Monthly Archives: March 2012

The Magic of Travel

What is it about getting ready for a trip that is so magical? Is it just the anticipation of escaping the drudgery of everyday life? Is it biological? Perhaps endorphins pump into the bloodstream with the mere thought of new adventures and new horizons.

Whatever it is, the ability of a planned trip to render worries and problems less important to us is a happy development. What once caused us to obsess and stress ourselves out is suddenly overshadowed by thoughts like, “what am I going to pack?” (if you are a woman) and “when are we going to get there?” (if you are a man).  I’m not saying we don’t stress about what to pack. We surely do. I’m just saying it’s a different kind of stress. It’s a fun kind of stress, if you know what I mean.

We can even believe that we actually get more for our travel money than the usual seven days and six nights, if we add in the days leading up to the trip that pass in a fuzzy blur of anticipation and last-minute preparations. And then finally, the day arrives when we are off! That feeling when your plane takes off, or the car pulls out of the driveway, or the cruise ship drifts away and land recedes into the background, is liberating and exhilarating. The thought might be, “All of my troubles are left behind and my entire vacation stretches out before me.” There’s nothing else quite like it. If that feeling of lightness and shedding of worries could just be preserved, life would be a whole lot easier and more enjoyable.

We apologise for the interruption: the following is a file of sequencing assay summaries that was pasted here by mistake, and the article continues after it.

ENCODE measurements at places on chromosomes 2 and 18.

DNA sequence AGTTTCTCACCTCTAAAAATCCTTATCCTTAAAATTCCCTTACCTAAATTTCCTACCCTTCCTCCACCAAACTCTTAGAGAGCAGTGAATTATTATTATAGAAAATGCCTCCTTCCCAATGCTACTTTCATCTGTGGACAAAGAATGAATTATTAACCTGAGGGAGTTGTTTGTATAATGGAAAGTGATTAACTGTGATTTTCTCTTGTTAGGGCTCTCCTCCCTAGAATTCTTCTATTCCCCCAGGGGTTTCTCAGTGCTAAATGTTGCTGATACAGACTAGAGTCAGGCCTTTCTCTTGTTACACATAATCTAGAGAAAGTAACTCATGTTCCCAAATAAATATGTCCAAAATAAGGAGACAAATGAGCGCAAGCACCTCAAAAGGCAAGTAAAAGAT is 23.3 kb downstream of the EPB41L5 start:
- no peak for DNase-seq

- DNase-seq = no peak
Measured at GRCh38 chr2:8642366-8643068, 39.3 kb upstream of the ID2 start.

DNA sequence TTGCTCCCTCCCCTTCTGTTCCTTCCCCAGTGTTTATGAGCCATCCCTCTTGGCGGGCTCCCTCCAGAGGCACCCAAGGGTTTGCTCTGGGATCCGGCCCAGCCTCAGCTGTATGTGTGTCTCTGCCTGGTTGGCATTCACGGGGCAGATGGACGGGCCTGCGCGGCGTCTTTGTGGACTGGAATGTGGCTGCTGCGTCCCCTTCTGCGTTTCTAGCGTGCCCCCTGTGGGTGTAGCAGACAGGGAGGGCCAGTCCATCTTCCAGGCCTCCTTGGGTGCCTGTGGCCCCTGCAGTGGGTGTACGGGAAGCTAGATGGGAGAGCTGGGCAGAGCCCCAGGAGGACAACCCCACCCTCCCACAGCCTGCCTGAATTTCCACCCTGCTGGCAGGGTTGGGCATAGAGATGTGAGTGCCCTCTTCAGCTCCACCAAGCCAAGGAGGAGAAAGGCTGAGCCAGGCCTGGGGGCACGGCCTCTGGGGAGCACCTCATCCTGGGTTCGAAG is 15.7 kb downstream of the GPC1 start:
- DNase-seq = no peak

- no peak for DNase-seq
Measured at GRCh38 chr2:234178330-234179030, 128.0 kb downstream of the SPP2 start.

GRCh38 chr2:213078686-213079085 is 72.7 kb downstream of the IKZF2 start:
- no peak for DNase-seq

The next time you plan your dream vacation, remember that feeling and make sure you savor it and enjoy it. It’s one of the things that makes travel so magical.

Dominica by Cruise Ship

The tiny island of Dominica is a gem in the rough. Exploring its wonders by cruise ship was the highlight of our entire voyage. Surely a land vacation here would reveal many more delights, but a day- long visit was enough to intrigue and inspire.

Arrival early in the morning revealed a mountainous island shrouded in mist and surrounded by azure waters. A large white cross planted on the hillside above the port, barely visible through the mist, seemed otherworldly and mysterious. The cruise ship docked at a modern pier in deep water where passengers conveniently walked off the ship, no tender required. A small town of brightly painted buildings, none more than two or three stories high, beckoned to visitors.